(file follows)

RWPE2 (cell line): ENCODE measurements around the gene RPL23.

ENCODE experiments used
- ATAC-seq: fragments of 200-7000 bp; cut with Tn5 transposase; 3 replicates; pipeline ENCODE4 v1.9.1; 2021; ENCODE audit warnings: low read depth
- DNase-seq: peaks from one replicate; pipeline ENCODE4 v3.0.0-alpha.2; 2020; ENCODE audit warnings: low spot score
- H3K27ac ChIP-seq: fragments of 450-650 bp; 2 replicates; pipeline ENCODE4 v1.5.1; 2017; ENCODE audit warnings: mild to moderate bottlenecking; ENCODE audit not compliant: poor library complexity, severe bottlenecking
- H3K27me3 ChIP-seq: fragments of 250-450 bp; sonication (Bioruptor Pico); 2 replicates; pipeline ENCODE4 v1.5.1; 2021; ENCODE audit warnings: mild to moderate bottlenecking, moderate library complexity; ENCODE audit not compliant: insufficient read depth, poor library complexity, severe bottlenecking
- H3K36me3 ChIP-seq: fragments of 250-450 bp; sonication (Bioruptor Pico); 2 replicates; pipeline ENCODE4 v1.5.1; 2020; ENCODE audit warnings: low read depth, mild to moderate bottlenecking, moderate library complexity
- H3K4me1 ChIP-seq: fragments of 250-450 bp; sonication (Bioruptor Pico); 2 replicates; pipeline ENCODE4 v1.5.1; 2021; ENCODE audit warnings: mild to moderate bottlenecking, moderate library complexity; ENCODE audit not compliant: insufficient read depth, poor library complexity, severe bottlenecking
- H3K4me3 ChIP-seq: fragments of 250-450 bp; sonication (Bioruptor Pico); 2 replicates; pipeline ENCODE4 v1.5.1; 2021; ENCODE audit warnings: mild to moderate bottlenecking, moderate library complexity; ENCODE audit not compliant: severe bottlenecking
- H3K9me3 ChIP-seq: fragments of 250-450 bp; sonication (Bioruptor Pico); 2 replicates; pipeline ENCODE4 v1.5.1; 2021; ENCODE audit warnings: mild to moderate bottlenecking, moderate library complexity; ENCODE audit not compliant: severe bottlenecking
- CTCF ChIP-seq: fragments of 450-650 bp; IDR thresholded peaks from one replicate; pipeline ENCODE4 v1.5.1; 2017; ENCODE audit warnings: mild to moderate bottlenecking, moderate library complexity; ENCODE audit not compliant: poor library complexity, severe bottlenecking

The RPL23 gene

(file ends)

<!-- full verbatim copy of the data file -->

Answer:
RWPE2 (cell line): ENCODE measurements around the gene RPL23.

ENCODE experiments used
- ATAC-seq: fragments of 200-7000 bp; cut with Tn5 transposase; 3 replicates; pipeline ENCODE4 v1.9.1; 2021; ENCODE audit warnings: low read depth
- DNase-seq: peaks from one replicate; pipeline ENCODE4 v3.0.0-alpha.2; 2020; ENCODE audit warnings: low spot score
- H3K27ac ChIP-seq: fragments of 450-650 bp; 2 replicates; pipeline ENCODE4 v1.5.1; 2017; ENCODE audit warnings: mild to moderate bottlenecking; ENCODE audit not compliant: poor library complexity, severe bottlenecking
- H3K27me3 ChIP-seq: fragments of 250-450 bp; sonication (Bioruptor Pico); 2 replicates; pipeline ENCODE4 v1.5.1; 2021; ENCODE audit warnings: mild to moderate bottlenecking, moderate library complexity; ENCODE audit not compliant: insufficient read depth, poor library complexity, severe bottlenecking
- H3K36me3 ChIP-seq: fragments of 250-450 bp; sonication (Bioruptor Pico); 2 replicates; pipeline ENCODE4 v1.5.1; 2020; ENCODE audit warnings: low read depth, mild to moderate bottlenecking, moderate library complexity
- H3K4me1 ChIP-seq: fragments of 250-450 bp; sonication (Bioruptor Pico); 2 replicates; pipeline ENCODE4 v1.5.1; 2021; ENCODE audit warnings: mild to moderate bottlenecking, moderate library complexity; ENCODE audit not compliant: insufficient read depth, poor library complexity, severe bottlenecking
- H3K4me3 ChIP-seq: fragments of 250-450 bp; sonication (Bioruptor Pico); 2 replicates; pipeline ENCODE4 v1.5.1; 2021; ENCODE audit warnings: mild to moderate bottlenecking, moderate library complexity; ENCODE audit not compliant: severe bottlenecking
- H3K9me3 ChIP-seq: fragments of 250-450 bp; sonication (Bioruptor Pico); 2 replicates; pipeline ENCODE4 v1.5.1; 2021; ENCODE audit warnings: mild to moderate bottlenecking, moderate library complexity; ENCODE audit not compliant: severe bottlenecking
- CTCF ChIP-seq: fragments of 450-650 bp; IDR thresholded peaks from one replicate; pipeline ENCODE4 v1.5.1; 2017; ENCODE audit warnings: mild to moderate bottlenecking, moderate library complexity; ENCODE audit not compliant: poor library complexity, severe bottlenecking

The RPL23 gene